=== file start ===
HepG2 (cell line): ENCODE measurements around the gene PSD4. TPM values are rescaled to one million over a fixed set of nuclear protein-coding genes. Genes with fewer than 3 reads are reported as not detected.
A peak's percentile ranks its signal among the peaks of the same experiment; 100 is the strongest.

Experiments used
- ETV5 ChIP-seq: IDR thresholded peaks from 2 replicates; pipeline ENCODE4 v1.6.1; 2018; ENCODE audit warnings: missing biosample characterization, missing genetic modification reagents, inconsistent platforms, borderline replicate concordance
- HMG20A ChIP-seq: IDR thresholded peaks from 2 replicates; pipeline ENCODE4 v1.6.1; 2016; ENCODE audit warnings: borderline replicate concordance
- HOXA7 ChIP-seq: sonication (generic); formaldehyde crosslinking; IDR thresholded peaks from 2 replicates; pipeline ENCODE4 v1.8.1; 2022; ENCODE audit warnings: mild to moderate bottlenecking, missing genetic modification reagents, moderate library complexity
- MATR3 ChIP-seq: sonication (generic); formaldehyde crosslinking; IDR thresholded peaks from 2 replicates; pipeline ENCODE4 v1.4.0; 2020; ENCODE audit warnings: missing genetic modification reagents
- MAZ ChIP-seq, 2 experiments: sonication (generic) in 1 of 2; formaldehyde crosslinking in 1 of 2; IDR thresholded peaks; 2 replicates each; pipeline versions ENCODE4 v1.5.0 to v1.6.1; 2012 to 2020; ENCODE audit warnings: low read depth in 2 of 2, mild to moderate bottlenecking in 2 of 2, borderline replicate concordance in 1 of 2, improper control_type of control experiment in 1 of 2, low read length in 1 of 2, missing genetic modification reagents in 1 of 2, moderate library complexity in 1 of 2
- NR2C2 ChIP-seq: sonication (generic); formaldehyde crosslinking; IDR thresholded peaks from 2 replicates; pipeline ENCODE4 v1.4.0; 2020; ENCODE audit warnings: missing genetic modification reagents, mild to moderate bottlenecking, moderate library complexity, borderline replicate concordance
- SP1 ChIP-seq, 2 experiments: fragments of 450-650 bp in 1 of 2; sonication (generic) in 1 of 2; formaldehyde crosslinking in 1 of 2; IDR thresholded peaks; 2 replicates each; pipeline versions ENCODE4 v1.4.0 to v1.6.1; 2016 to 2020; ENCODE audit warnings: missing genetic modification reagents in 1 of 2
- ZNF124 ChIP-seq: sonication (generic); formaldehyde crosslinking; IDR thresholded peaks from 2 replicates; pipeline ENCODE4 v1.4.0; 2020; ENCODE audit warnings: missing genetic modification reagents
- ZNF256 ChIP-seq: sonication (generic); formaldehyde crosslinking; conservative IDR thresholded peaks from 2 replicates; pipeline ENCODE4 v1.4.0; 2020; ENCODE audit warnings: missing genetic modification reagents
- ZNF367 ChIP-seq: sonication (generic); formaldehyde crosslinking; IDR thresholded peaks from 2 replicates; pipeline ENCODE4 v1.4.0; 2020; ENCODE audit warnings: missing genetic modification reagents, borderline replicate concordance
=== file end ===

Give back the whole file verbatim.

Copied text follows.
HepG2 (cell line): ENCODE measurements around the gene PSD4. TPM values are rescaled to one million over a fixed set of nuclear protein-coding genes. Genes with fewer than 3 reads are reported as not detected.
A peak's percentile ranks its signal among the peaks of the same experiment; 100 is the strongest.

Experiments used
- ETV5 ChIP-seq: IDR thresholded peaks from 2 replicates; pipeline ENCODE4 v1.6.1; 2018; ENCODE audit warnings: missing biosample characterization, missing genetic modification reagents, inconsistent platforms, borderline replicate concordance
- HMG20A ChIP-seq: IDR thresholded peaks from 2 replicates; pipeline ENCODE4 v1.6.1; 2016; ENCODE audit warnings: borderline replicate concordance
- HOXA7 ChIP-seq: sonication (generic); formaldehyde crosslinking; IDR thresholded peaks from 2 replicates; pipeline ENCODE4 v1.8.1; 2022; ENCODE audit warnings: mild to moderate bottlenecking, missing genetic modification reagents, moderate library complexity
- MATR3 ChIP-seq: sonication (generic); formaldehyde crosslinking; IDR thresholded peaks from 2 replicates; pipeline ENCODE4 v1.4.0; 2020; ENCODE audit warnings: missing genetic modification reagents
- MAZ ChIP-seq, 2 experiments: sonication (generic) in 1 of 2; formaldehyde crosslinking in 1 of 2; IDR thresholded peaks; 2 replicates each; pipeline versions ENCODE4 v1.5.0 to v1.6.1; 2012 to 2020; ENCODE audit warnings: low read depth in 2 of 2, mild to moderate bottlenecking in 2 of 2, borderline replicate concordance in 1 of 2, improper control_type of control experiment in 1 of 2, low read length in 1 of 2, missing genetic modification reagents in 1 of 2, moderate library complexity in 1 of 2
- NR2C2 ChIP-seq: sonication (generic); formaldehyde crosslinking; IDR thresholded peaks from 2 replicates; pipeline ENCODE4 v1.4.0; 2020; ENCODE audit warnings: missing genetic modification reagents, mild to moderate bottlenecking, moderate library complexity, borderline replicate concordance
- SP1 ChIP-seq, 2 experiments: fragments of 450-650 bp in 1 of 2; sonication (generic) in 1 of 2; formaldehyde crosslinking in 1 of 2; IDR thresholded peaks; 2 replicates each; pipeline versions ENCODE4 v1.4.0 to v1.6.1; 2016 to 2020; ENCODE audit warnings: missing genetic modification reagents in 1 of 2
- ZNF124 ChIP-seq: sonication (generic); formaldehyde crosslinking; IDR thresholded peaks from 2 replicates; pipeline ENCODE4 v1.4.0; 2020; ENCODE audit warnings: missing genetic modification reagents
- ZNF256 ChIP-seq: sonication (generic); formaldehyde crosslinking; conservative IDR thresholded peaks from 2 replicates; pipeline ENCODE4 v1.4.0; 2020; ENCODE audit warnings: missing genetic modification reagents
- ZNF367 ChIP-seq: sonication (generic); formaldehyde crosslinking; IDR thresholded peaks from 2 replicates; pipeline ENCODE4 v1.4.0; 2020; ENCODE audit warnings: missing genetic modification reagents, borderline replicate concordance